In an interesting case, Michigan's court of appeals (COA) decided yesterday that the Indian Child Welfare Act applies to foster care placement of an Indian child, guardianships and consents for adoption. The court held that when a mother withdraws her consent to the action prior to termination of her parental rights, the trial court must dismiss the action and return the child to the Indian parent whenever the child is an enrolled member of a tribe regardless whether the placement is voluntary.
In this case, a child was born in 1996 to a member of an Indian tribe and the child was also enrolled as a member of the tribe. The boy initially lived with his maternal grandparents. After allegations of abuse by the grandfather were made, the mother consented in 2004 to placement of the boy in foster care with the Scotts who were appointed as guardians.
Subsequently, the mother filed a motion to terminate the guardianship claiming that it had been obtained by fraud and/or coercion. The Scotts then filed a motion seeking sole custody of the boy. The mother argued that the proceedings were subject to the Indian Child Welfare Act ("ICWA") and that she was thus entitled to revoke her consent to the guardianship. She claimed that the Scotts had effectively removed her son from her custody without compliance with the standards of the ICWA.
The trial court concluded that because the initial custody proceedings had been consensual the ICWA did not apply. It therefore granted sole custody to the Scotts.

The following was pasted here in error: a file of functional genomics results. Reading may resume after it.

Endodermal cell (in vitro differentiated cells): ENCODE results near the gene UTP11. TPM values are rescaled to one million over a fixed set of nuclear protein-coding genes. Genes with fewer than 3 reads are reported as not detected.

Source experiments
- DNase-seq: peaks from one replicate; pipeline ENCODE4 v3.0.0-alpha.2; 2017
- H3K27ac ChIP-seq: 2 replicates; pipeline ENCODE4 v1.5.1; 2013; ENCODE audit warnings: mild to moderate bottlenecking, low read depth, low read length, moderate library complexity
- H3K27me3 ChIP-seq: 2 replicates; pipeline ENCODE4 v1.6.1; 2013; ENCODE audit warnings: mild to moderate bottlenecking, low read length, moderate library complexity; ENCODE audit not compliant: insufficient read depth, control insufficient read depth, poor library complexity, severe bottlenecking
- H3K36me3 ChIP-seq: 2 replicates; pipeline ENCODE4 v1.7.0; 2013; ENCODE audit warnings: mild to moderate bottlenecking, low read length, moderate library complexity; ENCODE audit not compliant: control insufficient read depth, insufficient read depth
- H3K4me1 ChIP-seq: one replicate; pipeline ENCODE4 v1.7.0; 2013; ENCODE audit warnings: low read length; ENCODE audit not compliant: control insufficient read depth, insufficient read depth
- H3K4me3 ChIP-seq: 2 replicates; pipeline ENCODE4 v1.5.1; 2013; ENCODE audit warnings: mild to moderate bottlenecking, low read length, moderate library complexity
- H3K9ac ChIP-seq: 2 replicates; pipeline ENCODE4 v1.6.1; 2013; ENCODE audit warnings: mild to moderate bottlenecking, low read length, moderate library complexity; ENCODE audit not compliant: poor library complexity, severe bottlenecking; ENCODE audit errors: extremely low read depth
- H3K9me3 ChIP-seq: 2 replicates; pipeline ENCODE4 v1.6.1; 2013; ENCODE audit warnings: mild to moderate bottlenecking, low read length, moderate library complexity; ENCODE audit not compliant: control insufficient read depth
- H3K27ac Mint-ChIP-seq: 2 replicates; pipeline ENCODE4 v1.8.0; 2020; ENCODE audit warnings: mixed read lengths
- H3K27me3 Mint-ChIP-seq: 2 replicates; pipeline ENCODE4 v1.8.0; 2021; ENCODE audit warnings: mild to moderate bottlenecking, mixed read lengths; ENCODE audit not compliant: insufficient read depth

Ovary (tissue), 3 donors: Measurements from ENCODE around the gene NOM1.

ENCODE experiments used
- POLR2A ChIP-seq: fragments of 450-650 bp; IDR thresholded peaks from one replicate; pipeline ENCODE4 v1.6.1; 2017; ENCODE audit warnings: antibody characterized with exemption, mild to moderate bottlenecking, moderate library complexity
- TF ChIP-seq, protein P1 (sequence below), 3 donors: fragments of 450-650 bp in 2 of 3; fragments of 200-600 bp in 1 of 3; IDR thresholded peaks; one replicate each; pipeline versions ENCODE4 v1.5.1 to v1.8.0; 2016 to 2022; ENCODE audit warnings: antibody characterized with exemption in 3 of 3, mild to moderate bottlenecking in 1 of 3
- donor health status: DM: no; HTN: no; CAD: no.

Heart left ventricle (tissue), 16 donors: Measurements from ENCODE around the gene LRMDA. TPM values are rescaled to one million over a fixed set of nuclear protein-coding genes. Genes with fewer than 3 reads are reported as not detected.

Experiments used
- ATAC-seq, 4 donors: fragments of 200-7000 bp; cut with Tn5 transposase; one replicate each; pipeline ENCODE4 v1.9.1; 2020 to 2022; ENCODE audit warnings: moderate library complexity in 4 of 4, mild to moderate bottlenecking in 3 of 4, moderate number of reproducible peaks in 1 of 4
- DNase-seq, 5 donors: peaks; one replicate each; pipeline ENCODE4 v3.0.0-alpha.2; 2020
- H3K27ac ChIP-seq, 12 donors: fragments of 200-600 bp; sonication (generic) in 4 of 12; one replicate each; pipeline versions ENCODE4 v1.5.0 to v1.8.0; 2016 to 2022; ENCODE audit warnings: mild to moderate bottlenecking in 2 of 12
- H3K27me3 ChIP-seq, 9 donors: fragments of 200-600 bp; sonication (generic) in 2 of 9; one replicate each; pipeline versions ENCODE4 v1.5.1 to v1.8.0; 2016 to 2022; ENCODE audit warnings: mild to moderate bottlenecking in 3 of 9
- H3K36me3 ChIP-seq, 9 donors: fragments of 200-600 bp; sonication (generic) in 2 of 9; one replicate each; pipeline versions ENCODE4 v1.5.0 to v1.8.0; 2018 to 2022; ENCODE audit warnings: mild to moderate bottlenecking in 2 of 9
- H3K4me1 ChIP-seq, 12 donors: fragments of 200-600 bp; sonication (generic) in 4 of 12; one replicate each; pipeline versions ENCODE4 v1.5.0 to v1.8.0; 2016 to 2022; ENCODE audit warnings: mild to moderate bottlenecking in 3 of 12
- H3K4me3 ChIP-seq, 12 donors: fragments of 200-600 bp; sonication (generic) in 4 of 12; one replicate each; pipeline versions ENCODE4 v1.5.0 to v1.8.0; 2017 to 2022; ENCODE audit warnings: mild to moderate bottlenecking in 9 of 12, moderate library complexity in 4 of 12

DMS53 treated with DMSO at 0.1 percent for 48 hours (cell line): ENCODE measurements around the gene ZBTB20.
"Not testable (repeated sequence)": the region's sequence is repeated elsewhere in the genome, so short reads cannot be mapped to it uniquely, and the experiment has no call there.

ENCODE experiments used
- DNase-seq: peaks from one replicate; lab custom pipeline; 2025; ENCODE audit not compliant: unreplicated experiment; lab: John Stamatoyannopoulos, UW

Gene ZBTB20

The COA held that the fact that the mother had initially consented to the guardianship was irrelevant to whether the proceeding was a child custody proceeding. The guardianship proceeding had removed an Indian child from his parent or custodian, the child had been placed in a foster home, the parent had been unable to have the child returned on demand, and the appointment of the appellees as guardians had removed the child from the parent's custody, and thus the proceeding had been a child custody proceeding subject to the ICWA. See 25 USC 1903(1), 25 USC 1903(1)(i)
The ICWA provides that any parent or Indian custodian may withdraw consent to a foster care placement under state law at any time and, upon such withdrawal, the child must be returned to the parent or Indian custodian. In this case, the plaintiff was entitled to withdraw her consent to foster care placement of her son.
The COA overruled the trial court and ordered the child returned to his mother.
To read the case, Empson-Laviolette v Crago, click here.